Prince gave us DJs so many options with his tremendous catalog. His music was a staple at weddings, ‘80s club nights, throwback college parties, and tribute club events all over the U.S. Some DJs have even developed a Prince radar: We know exactly what Prince song you’re going to request based on your age, hair, clothing, and how drunk you are. Drunk women tend to request “Kiss” and “Raspberry Beret,” intoxicated men demand “Let’s Go Crazy.” Not enough people request “I Would Die 4 U,” but I would play it anyway to rousing response, such was the immediacy of the Minnesota maverick. The song that I played more than any other, though, was “I Wanna Be Your Lover.” Not only are those slinky guitar riffs the jam, but Prince’s buttery falsetto conveys every dimension of a man’s passion, from lust to devotion. He coos and baits us with sweet come-ons, then he screams “Oh lover, yeah!” and delivers one of the most heartfelt couplets in “I wanna be your brother, I wanna be your mother and your sister, too.” Through his music, he managed to be all that for listeners, and for me. — Tomas Palermo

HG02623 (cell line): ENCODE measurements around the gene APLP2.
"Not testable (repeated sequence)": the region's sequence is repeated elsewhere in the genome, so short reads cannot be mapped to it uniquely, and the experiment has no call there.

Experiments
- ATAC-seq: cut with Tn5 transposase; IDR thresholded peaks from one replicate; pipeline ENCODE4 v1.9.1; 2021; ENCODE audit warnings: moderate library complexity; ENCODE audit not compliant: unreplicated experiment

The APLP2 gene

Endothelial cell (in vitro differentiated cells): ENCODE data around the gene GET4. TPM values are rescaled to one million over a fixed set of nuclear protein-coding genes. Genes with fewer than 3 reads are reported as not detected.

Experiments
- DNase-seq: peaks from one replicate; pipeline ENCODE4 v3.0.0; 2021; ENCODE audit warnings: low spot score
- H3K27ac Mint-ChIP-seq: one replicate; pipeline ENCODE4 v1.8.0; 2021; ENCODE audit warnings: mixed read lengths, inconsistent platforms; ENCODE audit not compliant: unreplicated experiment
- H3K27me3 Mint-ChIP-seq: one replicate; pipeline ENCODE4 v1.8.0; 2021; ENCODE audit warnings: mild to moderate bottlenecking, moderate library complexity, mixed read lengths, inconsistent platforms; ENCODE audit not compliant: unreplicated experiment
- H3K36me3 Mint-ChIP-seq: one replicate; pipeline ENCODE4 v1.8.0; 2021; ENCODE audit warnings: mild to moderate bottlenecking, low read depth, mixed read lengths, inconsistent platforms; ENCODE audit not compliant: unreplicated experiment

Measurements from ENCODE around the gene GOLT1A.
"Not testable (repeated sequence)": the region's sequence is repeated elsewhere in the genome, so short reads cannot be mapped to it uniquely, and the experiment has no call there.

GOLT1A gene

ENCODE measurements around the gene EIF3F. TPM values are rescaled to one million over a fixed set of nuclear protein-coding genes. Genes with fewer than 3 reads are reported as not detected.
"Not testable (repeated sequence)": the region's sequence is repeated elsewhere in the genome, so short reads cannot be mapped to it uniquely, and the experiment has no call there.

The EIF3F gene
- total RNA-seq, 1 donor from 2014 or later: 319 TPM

I was the deputy editor at an Australian pop magazine in the late ’80s, so we used to call him TAFKAP, as he’d officially announced that he was “the artist formerly known as Prince.” Of course, it was ridiculous. Our art director got cheeky with one story and came up with the headline Imp Of The Perverse. We laughed about that one for weeks, but at the same time I was reviewing “Sign o’ the Times” and “Alphabet Street” and thought they were the funkiest things I had ever heard in my life. Years later, I did a bit of DJing in a beachside bar. Every night I would spin “Alphabet Street” and no matter how slow business was, it got people up on the floor every time. When I visit New York each year, I still can’t walk through the East Village without that song reverberating in my head as I cross Avenue A, Avenue, B, Avenue C. It’s Friday here in Sydney and it feels a lot less funky than it did on Thursday. — Barry Divola